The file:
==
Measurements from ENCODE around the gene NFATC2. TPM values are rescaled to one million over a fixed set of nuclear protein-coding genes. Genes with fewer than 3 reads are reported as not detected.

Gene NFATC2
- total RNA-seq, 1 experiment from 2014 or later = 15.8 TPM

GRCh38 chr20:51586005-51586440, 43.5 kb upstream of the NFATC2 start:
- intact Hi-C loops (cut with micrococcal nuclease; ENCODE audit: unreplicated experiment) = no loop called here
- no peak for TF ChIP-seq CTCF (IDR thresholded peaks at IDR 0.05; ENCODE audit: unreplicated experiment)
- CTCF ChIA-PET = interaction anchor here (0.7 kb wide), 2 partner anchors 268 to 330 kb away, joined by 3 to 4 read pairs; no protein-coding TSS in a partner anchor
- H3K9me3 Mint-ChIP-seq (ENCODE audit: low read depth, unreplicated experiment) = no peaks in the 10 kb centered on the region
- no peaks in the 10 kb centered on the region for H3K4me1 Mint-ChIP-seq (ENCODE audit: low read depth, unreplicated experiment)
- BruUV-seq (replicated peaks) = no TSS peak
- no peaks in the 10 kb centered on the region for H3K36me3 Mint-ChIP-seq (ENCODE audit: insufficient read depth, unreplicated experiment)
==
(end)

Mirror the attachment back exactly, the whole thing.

Measurements from ENCODE around the gene NFATC2. TPM values are rescaled to one million over a fixed set of nuclear protein-coding genes. Genes with fewer than 3 reads are reported as not detected.

Gene NFATC2
- total RNA-seq, 1 experiment from 2014 or later = 15.8 TPM

GRCh38 chr20:51586005-51586440, 43.5 kb upstream of the NFATC2 start:
- intact Hi-C loops (cut with micrococcal nuclease; ENCODE audit: unreplicated experiment) = no loop called here
- no peak for TF ChIP-seq CTCF (IDR thresholded peaks at IDR 0.05; ENCODE audit: unreplicated experiment)
- CTCF ChIA-PET = interaction anchor here (0.7 kb wide), 2 partner anchors 268 to 330 kb away, joined by 3 to 4 read pairs; no protein-coding TSS in a partner anchor
- H3K9me3 Mint-ChIP-seq (ENCODE audit: low read depth, unreplicated experiment) = no peaks in the 10 kb centered on the region
- no peaks in the 10 kb centered on the region for H3K4me1 Mint-ChIP-seq (ENCODE audit: low read depth, unreplicated experiment)
- BruUV-seq (replicated peaks) = no TSS peak
- no peaks in the 10 kb centered on the region for H3K36me3 Mint-ChIP-seq (ENCODE audit: insufficient read depth, unreplicated experiment)